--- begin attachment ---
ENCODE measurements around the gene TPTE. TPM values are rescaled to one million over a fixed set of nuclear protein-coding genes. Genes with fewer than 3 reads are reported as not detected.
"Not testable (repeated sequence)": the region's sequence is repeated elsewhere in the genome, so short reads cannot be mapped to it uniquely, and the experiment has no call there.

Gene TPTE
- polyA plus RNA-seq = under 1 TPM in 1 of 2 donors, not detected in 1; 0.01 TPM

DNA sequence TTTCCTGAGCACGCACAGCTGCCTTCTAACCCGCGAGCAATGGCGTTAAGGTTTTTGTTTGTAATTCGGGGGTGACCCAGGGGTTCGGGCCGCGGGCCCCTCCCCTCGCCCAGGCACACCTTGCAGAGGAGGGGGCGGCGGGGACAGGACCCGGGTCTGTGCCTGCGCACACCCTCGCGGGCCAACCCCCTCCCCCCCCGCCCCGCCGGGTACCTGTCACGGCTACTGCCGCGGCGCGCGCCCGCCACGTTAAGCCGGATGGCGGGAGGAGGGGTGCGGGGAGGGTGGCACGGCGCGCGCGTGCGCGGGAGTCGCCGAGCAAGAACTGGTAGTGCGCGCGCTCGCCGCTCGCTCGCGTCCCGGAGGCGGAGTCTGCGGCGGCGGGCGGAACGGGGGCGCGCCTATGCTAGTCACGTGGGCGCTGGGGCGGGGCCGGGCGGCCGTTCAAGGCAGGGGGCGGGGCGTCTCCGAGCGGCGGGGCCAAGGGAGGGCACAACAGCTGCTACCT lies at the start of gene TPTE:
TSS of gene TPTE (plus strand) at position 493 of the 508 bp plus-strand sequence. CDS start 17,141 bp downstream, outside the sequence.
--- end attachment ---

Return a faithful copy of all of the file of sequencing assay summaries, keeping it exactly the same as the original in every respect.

ENCODE measurements around the gene TPTE. TPM values are rescaled to one million over a fixed set of nuclear protein-coding genes. Genes with fewer than 3 reads are reported as not detected.
"Not testable (repeated sequence)": the region's sequence is repeated elsewhere in the genome, so short reads cannot be mapped to it uniquely, and the experiment has no call there.

Gene TPTE
- polyA plus RNA-seq = under 1 TPM in 1 of 2 donors, not detected in 1; 0.01 TPM

DNA sequence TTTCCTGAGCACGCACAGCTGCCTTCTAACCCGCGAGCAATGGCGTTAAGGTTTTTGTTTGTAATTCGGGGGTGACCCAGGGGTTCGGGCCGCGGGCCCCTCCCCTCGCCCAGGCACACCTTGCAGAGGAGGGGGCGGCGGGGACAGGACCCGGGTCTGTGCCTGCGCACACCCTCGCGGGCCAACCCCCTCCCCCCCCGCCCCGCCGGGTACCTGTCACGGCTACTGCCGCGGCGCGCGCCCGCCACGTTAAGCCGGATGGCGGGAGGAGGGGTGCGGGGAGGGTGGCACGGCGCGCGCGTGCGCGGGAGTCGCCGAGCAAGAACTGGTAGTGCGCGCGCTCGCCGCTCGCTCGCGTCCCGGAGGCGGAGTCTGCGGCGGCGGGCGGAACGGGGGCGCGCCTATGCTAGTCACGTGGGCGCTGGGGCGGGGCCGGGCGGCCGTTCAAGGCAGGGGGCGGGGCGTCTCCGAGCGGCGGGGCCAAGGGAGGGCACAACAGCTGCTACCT lies at the start of gene TPTE:
TSS of gene TPTE (plus strand) at position 493 of the 508 bp plus-strand sequence. CDS start 17,141 bp downstream, outside the sequence.